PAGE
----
Stock valuation is a crucial part of doing business and this not an overstatement. If not done properly, stock valuation can affect a business’ ability to meet objectives, and may result in serious consequences for the business. Another reason to perform stock valuation such retail stocktaking and food & beverage stocktaking is fulfilling legal obligations.
Businesses are required by law to ensure the full disclosure of their stocks, including their ‘true number’ and value. Stock valuation has a role to play in the authenticity of your financial statements.
What Makes Stock Valuation Important for Businesses?
Since the reported stock amount will affect the COGS, gross profit and net income on the P&L statement and the current assets amount including total assets, working capital and the owner’s equity on the balance sheet, having an accurate valuation of stock is critical. In short, incorrect stock valuation will result in two incorrect financial statements, which can have deep-lying consequences for any business.
A practice that is underemphasized in the small to mid-size business world, stock valuation is crucial to ensure accurate measurement of stocks—a current asset, which in turn can help produce meaningful financial statements and enable informed business decision making. Stock valuation is crucial for your business, but don’t choose the stocktaking method for your business blindly. Instead, make the choice after much deliberation and foresight. Remember, how you choose to perform stocktaking will have an effect on your strategic planning, taxes and profitability.
Reversing course can be difficult once you have an established method for stock valuation. So, think about your stocktaking options carefully and pick a method that helps you to best meet your business objectives. With stock valuation, you can consolidate the costs of purchasing, managing and distributing stock. Make sure that the stock valuation method you choose is influenced by your business environment because daily stock management varies in terms of value, complexity and volume.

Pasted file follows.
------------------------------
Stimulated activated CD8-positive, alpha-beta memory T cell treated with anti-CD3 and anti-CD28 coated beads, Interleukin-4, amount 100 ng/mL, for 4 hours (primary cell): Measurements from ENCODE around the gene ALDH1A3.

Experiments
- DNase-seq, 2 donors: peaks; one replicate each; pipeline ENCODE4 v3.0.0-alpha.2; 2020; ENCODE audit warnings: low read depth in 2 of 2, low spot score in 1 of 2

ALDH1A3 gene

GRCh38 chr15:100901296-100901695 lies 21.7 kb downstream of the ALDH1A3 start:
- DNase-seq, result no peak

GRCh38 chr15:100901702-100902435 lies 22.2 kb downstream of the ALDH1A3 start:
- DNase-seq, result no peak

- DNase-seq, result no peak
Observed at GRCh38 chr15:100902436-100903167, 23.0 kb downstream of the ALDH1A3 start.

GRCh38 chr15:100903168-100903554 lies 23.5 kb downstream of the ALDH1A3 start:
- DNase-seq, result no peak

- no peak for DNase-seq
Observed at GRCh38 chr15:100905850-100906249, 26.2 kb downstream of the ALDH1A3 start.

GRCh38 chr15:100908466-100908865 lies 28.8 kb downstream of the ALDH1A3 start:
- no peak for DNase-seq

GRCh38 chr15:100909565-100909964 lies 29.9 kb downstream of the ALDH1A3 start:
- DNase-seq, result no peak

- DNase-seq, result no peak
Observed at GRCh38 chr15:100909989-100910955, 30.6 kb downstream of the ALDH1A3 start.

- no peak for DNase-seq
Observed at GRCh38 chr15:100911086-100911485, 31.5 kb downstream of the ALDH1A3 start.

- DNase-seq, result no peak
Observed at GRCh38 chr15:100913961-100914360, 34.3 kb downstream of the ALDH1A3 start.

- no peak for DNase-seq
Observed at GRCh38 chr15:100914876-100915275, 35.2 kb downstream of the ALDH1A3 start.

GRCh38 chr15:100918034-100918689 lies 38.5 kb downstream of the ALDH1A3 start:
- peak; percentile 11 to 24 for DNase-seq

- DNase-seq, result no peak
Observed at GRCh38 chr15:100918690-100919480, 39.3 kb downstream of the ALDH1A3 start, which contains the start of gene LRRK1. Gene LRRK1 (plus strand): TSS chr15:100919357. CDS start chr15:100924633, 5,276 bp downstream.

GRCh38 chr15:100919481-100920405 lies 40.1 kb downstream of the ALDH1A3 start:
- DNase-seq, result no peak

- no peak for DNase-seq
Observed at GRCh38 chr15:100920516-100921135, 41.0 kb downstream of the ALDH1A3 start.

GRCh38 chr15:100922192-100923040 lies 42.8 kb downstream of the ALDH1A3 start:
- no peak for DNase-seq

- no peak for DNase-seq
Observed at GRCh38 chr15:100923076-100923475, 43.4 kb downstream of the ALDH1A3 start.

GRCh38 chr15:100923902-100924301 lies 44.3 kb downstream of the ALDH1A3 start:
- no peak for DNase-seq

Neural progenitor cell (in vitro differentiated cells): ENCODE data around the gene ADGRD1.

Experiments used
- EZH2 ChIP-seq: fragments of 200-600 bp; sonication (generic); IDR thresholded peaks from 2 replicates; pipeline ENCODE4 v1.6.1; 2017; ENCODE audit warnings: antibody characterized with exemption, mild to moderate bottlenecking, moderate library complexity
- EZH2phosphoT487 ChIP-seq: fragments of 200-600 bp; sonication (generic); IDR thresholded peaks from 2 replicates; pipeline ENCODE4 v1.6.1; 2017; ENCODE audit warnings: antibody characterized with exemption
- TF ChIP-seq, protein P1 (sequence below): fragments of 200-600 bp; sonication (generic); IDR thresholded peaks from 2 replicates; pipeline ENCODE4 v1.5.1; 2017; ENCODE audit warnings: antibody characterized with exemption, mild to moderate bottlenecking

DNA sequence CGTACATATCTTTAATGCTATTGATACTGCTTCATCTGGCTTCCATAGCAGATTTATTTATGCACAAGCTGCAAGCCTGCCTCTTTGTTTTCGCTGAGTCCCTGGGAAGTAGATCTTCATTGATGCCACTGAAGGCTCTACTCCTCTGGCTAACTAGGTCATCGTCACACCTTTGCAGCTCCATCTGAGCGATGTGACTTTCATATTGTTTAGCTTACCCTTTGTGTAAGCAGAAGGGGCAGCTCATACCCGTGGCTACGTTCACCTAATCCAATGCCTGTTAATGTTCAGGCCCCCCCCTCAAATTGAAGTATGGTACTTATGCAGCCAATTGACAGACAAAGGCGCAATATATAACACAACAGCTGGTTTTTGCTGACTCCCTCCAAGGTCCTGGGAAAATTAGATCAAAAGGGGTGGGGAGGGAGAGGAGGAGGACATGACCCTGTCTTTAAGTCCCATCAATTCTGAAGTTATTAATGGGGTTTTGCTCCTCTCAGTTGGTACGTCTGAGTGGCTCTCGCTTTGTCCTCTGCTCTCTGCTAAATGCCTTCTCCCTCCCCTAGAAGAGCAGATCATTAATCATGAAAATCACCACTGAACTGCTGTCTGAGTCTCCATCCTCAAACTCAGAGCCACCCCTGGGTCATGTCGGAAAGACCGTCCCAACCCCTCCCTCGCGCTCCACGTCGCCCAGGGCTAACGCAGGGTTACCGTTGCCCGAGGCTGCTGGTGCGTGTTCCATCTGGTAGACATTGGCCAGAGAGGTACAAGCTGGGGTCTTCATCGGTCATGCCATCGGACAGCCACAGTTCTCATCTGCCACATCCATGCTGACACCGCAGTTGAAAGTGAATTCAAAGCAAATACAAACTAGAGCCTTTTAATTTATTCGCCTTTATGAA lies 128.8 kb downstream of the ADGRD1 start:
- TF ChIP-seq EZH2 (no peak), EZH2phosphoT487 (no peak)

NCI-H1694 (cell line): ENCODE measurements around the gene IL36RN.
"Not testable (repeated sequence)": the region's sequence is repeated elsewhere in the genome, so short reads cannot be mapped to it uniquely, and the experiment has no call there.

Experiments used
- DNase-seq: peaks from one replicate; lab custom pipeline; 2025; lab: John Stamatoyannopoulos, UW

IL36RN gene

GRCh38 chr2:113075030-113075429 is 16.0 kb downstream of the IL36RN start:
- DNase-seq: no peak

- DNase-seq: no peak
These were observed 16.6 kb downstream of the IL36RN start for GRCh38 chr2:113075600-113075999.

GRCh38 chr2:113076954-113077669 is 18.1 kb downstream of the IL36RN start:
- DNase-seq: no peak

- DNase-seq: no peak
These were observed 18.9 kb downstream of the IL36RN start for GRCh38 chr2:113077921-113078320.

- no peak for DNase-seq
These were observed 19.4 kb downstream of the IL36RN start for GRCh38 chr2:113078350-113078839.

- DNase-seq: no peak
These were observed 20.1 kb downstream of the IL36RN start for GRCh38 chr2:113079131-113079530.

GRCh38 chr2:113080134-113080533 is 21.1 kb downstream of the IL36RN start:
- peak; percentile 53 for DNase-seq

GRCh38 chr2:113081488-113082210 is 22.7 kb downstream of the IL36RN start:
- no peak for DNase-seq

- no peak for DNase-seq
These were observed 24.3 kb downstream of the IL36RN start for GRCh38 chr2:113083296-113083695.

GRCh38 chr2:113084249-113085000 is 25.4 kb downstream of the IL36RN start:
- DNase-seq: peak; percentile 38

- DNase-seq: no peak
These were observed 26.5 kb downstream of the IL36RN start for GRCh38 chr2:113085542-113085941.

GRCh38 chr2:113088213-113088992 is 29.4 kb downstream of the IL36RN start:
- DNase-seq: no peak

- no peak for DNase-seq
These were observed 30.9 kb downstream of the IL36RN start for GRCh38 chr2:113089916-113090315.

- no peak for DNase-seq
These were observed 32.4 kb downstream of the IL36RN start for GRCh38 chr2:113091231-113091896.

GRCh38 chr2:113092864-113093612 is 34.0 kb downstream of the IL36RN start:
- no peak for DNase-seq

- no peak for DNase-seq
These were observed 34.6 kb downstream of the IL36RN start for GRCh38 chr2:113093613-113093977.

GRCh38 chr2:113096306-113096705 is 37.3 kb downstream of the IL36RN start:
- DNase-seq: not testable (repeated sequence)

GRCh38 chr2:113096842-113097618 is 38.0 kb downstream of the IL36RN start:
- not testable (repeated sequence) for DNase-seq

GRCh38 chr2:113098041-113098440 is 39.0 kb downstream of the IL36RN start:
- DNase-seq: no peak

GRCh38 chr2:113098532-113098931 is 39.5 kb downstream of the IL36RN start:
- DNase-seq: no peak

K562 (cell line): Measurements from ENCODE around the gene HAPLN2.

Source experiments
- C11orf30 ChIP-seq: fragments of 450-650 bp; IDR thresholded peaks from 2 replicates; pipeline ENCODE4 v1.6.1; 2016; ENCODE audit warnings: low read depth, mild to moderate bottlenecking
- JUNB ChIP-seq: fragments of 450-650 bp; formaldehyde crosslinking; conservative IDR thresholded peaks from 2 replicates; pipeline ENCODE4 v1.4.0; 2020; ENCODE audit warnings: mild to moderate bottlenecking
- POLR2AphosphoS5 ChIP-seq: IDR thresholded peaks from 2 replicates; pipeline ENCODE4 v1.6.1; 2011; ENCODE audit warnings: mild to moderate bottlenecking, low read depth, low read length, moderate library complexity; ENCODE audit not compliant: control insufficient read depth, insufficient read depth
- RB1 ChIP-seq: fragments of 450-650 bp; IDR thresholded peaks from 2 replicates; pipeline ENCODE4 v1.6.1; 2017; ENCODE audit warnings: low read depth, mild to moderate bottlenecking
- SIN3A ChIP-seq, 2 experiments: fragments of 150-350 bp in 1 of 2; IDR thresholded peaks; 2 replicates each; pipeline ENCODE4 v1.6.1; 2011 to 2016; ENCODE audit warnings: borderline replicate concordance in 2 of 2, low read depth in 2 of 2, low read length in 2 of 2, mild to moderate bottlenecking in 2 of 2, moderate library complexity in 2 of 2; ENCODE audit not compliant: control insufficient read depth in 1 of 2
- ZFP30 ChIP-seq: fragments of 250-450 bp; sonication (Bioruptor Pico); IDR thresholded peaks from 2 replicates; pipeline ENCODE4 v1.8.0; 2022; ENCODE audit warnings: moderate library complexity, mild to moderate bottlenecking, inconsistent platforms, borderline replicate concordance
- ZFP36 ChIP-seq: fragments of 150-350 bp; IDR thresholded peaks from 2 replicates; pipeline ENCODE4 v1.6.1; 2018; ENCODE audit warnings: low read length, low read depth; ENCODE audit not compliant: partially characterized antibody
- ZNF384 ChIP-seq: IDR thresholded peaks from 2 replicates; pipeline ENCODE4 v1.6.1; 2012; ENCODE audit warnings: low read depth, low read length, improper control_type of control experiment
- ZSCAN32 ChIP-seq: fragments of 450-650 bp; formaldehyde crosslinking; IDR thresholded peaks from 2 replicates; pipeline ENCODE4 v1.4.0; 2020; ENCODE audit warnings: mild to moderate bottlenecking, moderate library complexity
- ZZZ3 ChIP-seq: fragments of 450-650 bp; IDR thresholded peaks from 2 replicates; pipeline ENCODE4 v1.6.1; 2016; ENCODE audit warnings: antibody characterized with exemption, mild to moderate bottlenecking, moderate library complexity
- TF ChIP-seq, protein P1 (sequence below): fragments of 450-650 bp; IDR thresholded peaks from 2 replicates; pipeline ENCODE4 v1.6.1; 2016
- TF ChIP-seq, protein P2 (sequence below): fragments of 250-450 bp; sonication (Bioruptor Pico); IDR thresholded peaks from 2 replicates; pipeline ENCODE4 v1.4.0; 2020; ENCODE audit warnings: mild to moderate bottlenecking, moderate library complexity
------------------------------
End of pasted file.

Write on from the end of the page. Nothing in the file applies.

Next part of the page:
The Acceptable Stock Valuation Methods
A method that tracks a specific cost associated with a specific stock from start to finish, specific-identification tags each stock with a specific cost as it enters the system and that cost remains associated with the stock until the stock is relieved. A method that looks simple on paper, specific-identification is the hardest to practice as it involves the use of project codes, lot numbers or serial numbers to track stock in detail. Due to this requirement of the method, specific-identification is a stock valuation method used mostly by high value businesses with low stock volume that experience high volatility in stock costs.
FIFO (First-In First-Out)
You’ve probably read a lot about FIFO (First-in First-Out) in the accounting class at school or college and have a fair idea of what it represents in the business world. A stock valuation method that tracks stock by layers, FIFO involves stacks of stock/inventory with varying costs. In the FIFO method, the addition to stock occurs at the top of the stack and stock is grabbed from bottom of the stack whenever there is a need to pull it. So, the cost of your oldest stock is the one that is selected when stock is pulled using the FIFO method.
Since the stock you have will generally carry more value than the stock you sell, FIFO leans more heavily towards your balance sheet when there is an upward trend in costs. Accounting for obsolescence is another reason for employing this stock valuation method.
LIFO (Last-In First-Out)
As the name suggests, Last-In First-Out or LIFO is the opposite of First-In First-Out (FIFO). Just like FIFO, LIFO involves stacks of stock/inventory, only this time the stock is both added to and pulled from the top. So, the cost of your oldest stock is the last one selected when stock is pulled using LIFO method.
Since relieving inventory will give you the most recent value of stock, LIFO means more heavily towards your P&L when there is an upward trend in costs. Since costs generally increase, this method can be useful in increasing reported costs, thereby lowering taxes.
In addition to the aforementioned-methods, another popular stock valuation method is weighted-average cost.
The Benefits of Stock Valuation
There are many benefits of performing stock valuation such as retail stocktaking and food & beverage stocktaking and following are some of them.
The liquidity position of a business is something that interests most creditors and investors. By ensuring that current assets aren’t overstated or understated, proper stock valuation helps present the ‘true’ liquid position of a business.
Even a minor error in stock valuation can affect the numbers on your income statement, which results in results in an ‘incorrect’ net income. By performing proper stock valuation, you can correctly determine your business income.
Determine Financial Position
The largest current assets of any business are its stocks. So, even a minor error in stock valuation can result in incorrect financial statements, which in turn results in a ‘false’ financial position of the business. With proper stock valuation, these errors in the value of stock can be eliminated, which in turn can ensure correct financial statements and representation of the ‘true’ financial position of the business.
In addition to the benefits mentioned above, proper stock valuation can aid business decision making and help ensure the fulfillment of legal requirement. If you’re thinking of stock valuation or stocktaking and want to ensure that you do it properly, then get in touch with us today!